Flowers in War-time Is it wrong for us to grow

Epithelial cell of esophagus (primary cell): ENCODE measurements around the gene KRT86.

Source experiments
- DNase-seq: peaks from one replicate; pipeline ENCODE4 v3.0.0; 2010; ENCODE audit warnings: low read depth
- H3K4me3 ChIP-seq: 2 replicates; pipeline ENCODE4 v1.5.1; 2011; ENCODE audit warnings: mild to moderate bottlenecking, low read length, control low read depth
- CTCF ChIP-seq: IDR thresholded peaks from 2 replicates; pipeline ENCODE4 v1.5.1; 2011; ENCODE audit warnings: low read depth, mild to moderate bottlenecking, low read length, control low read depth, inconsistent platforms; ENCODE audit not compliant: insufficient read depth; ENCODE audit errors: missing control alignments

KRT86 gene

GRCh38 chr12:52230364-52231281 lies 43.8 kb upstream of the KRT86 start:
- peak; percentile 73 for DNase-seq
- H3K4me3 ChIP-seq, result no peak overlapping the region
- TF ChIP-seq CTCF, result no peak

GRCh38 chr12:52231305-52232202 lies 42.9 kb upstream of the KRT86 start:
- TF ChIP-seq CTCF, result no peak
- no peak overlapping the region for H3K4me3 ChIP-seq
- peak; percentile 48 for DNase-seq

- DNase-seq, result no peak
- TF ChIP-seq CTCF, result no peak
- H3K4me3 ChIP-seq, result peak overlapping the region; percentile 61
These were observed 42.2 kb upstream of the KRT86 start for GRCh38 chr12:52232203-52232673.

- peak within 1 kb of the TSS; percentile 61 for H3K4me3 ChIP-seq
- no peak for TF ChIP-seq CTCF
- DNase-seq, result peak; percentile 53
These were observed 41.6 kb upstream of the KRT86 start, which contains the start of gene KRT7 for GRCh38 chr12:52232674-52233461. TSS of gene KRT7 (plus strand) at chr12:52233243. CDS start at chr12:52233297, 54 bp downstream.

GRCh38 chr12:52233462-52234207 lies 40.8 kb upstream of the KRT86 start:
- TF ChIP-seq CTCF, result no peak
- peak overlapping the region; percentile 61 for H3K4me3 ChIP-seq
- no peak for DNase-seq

flowers in war-time? The answer given by some of those who grow them on a considerable scale is that they can hardly help themselves. Their business is enmeshed with flowery cogs. Without going far afield I may quote two examples from my own county. In one establishment the long greenhouses used for the maincrop (of tomatoes) are set on rails, and as soon as the last of the fruit has been picked the whole of the superstructure is slid forward over rose bushes which, of course, are a fixture. In the other example, the alleged sin of flower-growing is practised by the County Station, which is the home of the County Agricultural Committee. There the rotation in the glasshouses always ends with a crop or two of flowers, mostly chrysanthemums and carnations The verdict is that on the land, especially if it is glass-covered. you cannot change systems in a hurry. The flower 2, of course, need much less heat than the fruit or the vegetables. "'We have a less good excuse in our open gardens or anywhere after the warmer weather begins. Where, for example, a wide herbaceous border has not been recently renewed it might be wise, as well as patriotic, to devote the whole 10 vegetables.